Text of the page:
Last week I had to replace a defective switch in a VSF stack for the first time.
Those who know the IRF stack from HPE Comware know that this is feasible, but you have to configure a lot until the stack is up and running again after replacing a stack member.
With Aruba CX, the whole thing is totally simple in comparison.
Check the firmware version
First you must check the firmware version of the current VSF stack. According to the Aruba instructions, you do not have to do this because the VSF master automatically distributes the firmware to the members, but it did not work for me.
Now install the same firmware version on the new switch that the VSF stack uses.
VSF configuration on the new switch
In my case, the first member had failed. That’s why I didn’t have to do a renumber-to. All in all, only the following must be configured on the new switch:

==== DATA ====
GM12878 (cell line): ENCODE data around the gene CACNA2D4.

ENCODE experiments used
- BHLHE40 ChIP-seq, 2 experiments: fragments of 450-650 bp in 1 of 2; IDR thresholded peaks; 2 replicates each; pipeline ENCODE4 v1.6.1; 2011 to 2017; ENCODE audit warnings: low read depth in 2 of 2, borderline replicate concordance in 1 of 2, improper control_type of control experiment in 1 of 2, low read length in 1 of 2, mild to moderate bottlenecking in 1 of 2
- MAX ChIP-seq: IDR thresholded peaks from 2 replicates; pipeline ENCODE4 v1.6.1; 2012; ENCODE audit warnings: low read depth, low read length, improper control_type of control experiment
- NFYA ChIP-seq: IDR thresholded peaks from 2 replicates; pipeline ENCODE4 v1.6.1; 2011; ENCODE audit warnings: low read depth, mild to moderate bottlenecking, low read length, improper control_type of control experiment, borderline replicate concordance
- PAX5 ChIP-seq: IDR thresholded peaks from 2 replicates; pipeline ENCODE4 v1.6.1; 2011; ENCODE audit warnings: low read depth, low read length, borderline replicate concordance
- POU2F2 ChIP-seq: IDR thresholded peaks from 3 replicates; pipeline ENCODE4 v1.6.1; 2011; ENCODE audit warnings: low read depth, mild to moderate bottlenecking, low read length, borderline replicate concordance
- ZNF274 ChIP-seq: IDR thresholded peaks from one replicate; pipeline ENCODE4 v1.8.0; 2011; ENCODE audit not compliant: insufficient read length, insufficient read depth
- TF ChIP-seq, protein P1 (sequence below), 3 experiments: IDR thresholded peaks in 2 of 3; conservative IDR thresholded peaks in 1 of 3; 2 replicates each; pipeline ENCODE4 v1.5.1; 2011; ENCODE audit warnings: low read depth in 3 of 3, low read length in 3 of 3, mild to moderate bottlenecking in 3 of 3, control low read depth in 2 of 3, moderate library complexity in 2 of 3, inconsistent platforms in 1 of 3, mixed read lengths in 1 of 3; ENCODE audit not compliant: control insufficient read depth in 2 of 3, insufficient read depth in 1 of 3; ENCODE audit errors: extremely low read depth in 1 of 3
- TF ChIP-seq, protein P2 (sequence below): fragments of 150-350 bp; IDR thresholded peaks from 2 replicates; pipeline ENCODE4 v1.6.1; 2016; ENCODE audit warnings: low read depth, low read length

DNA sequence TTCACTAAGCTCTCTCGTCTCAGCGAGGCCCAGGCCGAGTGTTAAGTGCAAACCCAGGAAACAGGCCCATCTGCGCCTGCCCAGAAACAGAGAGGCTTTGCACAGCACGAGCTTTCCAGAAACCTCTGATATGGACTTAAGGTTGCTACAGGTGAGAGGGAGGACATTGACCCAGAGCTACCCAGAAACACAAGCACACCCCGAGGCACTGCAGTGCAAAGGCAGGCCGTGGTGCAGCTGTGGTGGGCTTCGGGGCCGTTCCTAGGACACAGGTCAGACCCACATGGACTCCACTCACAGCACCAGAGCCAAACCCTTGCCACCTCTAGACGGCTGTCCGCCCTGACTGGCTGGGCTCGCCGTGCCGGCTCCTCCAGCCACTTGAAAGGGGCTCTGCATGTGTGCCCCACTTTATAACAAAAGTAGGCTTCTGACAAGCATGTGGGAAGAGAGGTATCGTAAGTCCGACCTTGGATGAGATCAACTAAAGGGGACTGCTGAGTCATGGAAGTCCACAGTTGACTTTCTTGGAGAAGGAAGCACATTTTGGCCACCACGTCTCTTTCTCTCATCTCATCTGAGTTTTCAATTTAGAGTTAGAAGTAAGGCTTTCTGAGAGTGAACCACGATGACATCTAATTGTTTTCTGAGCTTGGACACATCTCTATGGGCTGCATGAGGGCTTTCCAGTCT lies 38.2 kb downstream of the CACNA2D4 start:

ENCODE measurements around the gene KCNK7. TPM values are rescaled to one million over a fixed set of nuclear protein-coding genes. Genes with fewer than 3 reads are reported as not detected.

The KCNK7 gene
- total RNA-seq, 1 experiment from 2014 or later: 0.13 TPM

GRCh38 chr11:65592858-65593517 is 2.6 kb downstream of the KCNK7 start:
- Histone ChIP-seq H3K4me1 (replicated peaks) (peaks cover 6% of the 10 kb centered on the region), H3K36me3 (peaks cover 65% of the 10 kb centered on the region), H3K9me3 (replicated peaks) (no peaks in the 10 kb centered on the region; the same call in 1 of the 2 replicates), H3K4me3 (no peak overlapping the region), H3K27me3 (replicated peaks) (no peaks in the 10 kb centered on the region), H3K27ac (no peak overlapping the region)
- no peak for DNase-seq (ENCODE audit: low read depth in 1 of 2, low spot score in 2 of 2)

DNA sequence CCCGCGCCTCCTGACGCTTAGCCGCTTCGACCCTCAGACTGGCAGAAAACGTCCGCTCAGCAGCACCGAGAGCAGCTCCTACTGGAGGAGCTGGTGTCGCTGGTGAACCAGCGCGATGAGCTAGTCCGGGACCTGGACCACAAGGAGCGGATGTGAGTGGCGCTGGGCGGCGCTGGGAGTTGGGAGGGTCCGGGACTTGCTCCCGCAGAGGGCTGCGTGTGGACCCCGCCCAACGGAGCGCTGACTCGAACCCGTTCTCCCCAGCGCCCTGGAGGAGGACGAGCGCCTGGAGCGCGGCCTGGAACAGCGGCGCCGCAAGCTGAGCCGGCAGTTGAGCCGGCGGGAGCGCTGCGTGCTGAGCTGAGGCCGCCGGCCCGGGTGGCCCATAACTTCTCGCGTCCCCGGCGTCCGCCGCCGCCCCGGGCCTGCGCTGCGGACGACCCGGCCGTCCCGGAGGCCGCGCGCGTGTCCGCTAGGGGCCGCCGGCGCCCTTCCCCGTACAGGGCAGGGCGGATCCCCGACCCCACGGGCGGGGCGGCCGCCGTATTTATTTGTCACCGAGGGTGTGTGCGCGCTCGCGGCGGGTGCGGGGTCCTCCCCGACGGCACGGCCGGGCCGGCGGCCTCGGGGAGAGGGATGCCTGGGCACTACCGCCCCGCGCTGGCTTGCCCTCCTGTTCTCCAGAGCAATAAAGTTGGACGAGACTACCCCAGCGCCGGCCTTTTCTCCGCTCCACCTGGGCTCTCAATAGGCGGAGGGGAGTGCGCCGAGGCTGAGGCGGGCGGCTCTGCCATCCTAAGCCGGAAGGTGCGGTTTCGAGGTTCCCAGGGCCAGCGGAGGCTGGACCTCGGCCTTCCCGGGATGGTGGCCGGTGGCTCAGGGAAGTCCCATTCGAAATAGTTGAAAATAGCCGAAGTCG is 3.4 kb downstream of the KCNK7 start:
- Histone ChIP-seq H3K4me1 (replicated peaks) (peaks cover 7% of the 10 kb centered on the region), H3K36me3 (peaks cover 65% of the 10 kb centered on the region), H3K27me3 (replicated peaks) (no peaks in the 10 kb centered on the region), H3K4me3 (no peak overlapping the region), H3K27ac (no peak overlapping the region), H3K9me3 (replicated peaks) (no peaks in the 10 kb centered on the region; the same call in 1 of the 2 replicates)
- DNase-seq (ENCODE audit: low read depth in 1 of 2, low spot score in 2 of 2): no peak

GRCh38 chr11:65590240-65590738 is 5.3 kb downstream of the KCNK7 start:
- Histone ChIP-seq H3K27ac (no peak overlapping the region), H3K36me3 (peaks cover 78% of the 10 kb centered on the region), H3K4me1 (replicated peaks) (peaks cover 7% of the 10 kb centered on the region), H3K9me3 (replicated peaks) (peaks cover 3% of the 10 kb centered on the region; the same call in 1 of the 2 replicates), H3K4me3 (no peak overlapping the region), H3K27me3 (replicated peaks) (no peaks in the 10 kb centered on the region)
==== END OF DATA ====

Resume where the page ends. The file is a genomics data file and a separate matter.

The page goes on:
For example, if the defective switch was member 2, you must perform a renumber:
conf t vsf renumber-to 2 write mem boot system primary
As soon as the new switch is up again, simply copy the VSF configuration from the master and put it on the new member.
In my case, the VSF stack consisted of 2 Aruba CX 6300 switches:
conf t vsf split-detect mgmt vsf secondary-member 2 vsf member 1 type jl663a link 1 1/1/52 vsf member 2 type jl663a link 1 2/1/52 exit write mem
Restoring the stack
Now, if you have not already done so, remove the defective switch and mount the new switch. Next, plug only the management port as split detection and the VSF link between the new switch and the rest of the VSF stack. Do not plug in the rest of the cables yet, because your ports are still all configured for VLAN 1 access. And your link aggregations are not configured yet either.
After about one to two minutes, the new switch automatically joins the VSF stack. The switch reboots and receives the complete port configuration of the old defective VSF member from the VSF master.
Now plug in the rest of the cables. that’s it.
Isn’t that cool? 😀
Have a nice day!